Tariffs May Make Americans Give U.S. Cheeses Another Look

Cheese is caught in the crossfire.

The European Union claimed the United States has been illegally subsidizing the aircraft manufacturer Boeing. The United States said the EU has been illegally subsidizing Airbus to the detriment of companies like Boeing. The Trump administration imposed tariffs on about $7.5 billion in European Union goods. And on Oct. 18, they went into effect, prices skyrocketing on things like aircraft products, wine, olive oil and some cheeses.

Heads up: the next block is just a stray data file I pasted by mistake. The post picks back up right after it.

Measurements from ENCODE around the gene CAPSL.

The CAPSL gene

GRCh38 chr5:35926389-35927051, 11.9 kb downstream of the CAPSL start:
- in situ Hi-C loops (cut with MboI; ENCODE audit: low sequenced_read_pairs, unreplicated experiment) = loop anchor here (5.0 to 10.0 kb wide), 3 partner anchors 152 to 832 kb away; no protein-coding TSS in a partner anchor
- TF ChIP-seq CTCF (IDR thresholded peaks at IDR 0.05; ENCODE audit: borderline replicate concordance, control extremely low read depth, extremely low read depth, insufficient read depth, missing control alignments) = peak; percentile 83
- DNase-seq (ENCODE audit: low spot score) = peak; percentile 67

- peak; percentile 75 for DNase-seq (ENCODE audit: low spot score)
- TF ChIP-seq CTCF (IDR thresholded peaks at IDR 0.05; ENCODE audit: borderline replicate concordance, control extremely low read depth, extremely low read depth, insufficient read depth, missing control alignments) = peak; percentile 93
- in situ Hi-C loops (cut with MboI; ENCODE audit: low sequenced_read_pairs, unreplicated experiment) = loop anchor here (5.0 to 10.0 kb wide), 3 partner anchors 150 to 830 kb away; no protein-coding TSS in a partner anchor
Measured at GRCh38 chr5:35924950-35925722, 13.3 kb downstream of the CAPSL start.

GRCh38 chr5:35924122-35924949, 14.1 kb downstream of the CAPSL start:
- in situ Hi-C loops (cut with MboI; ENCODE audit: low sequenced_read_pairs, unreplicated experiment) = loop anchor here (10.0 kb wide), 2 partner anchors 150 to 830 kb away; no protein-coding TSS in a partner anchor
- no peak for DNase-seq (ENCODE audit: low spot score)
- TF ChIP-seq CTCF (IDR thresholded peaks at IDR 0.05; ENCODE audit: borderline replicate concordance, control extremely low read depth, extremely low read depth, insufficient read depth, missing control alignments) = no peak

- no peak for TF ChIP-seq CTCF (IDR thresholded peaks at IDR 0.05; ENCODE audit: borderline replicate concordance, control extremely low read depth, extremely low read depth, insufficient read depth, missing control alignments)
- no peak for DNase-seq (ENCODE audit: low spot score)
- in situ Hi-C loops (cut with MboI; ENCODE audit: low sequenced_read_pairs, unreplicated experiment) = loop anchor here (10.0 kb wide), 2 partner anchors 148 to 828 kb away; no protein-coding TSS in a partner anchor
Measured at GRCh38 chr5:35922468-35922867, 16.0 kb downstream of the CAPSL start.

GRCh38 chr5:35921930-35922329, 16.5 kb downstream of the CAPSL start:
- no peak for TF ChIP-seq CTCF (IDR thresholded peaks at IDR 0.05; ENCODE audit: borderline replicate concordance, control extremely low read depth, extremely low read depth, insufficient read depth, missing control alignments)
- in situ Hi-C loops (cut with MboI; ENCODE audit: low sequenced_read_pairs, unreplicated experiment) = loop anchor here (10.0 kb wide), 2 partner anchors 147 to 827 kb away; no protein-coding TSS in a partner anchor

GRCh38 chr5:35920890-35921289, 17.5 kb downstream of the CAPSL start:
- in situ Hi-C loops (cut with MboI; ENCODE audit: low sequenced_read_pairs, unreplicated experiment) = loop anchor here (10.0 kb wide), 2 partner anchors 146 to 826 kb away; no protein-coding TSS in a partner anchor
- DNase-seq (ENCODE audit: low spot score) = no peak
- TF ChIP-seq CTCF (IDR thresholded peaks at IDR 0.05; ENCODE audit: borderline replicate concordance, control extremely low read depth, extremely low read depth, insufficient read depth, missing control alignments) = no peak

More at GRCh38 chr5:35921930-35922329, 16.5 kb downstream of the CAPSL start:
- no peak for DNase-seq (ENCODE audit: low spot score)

Cocktail parties, holiday gatherings, gift baskets: November begins the most cheese-intensive part of the year. It is, say many food industry experts, the worst time for an additional 25 percent tariff on products that in many cases are already subject to tariffs. Parmigiano-Reggiano, Romano, Roquefort, manchego, Swiss and cheddar — the lineup of affected cheeses reads like a greatest-hits list, many of these imported cheeses without an obvious or equivalent American corollary.

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